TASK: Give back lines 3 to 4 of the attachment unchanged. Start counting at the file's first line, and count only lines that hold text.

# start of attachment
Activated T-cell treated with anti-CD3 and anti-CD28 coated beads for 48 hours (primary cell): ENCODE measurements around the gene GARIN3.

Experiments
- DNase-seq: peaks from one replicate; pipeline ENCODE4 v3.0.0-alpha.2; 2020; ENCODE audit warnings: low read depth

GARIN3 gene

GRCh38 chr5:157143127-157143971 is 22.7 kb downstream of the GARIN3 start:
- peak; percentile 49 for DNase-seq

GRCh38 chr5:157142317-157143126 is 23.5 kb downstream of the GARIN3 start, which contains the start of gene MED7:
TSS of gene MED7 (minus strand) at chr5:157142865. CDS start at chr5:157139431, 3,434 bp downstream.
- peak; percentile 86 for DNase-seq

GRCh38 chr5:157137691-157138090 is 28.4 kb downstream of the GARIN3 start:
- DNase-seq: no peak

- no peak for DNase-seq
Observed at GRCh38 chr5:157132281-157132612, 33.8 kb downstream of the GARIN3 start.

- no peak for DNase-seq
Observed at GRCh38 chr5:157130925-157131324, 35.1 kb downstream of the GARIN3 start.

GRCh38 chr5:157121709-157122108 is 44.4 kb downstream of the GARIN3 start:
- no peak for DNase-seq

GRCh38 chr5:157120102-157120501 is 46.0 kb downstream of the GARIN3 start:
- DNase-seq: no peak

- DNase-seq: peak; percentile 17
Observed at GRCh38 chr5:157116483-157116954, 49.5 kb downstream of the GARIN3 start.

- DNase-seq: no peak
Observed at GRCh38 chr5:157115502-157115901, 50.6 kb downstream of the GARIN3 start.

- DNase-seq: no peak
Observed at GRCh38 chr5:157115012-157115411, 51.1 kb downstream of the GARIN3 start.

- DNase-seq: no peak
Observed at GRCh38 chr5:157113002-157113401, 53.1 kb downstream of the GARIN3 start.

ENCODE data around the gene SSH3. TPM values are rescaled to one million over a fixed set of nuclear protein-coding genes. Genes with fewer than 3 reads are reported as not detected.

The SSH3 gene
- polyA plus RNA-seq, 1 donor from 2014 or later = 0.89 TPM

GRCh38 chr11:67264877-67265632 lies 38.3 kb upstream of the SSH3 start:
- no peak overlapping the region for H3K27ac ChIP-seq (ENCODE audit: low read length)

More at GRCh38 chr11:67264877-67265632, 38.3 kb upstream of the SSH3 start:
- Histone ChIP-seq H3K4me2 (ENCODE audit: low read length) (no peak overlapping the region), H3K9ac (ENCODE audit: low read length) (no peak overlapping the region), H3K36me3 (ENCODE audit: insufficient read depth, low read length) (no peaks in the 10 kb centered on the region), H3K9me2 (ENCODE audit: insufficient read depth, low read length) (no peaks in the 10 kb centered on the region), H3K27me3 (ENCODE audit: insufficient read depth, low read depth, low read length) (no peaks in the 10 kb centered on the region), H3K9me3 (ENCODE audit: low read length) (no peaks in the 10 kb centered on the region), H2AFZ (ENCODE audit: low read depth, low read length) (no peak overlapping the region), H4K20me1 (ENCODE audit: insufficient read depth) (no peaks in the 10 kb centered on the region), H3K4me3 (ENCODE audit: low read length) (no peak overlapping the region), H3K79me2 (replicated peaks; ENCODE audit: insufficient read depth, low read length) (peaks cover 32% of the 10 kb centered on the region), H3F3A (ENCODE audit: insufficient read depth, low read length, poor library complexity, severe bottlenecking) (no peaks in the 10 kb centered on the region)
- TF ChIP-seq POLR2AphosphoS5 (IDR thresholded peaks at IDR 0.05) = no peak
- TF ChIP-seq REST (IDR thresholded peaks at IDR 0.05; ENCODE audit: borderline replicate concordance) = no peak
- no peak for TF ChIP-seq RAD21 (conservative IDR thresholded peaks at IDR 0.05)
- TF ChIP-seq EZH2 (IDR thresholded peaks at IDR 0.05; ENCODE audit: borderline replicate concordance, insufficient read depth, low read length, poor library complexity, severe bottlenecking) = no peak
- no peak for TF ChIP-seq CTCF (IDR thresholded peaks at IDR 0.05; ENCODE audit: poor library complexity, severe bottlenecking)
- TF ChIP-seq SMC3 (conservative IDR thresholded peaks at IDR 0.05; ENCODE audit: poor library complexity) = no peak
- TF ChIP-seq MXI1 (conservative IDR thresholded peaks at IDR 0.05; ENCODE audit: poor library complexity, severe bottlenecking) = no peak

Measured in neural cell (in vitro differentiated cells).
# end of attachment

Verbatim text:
- DNase-seq: peaks from one replicate; pipeline ENCODE4 v3.0.0-alpha.2; 2020; ENCODE audit warnings: low read depth

GARIN3 gene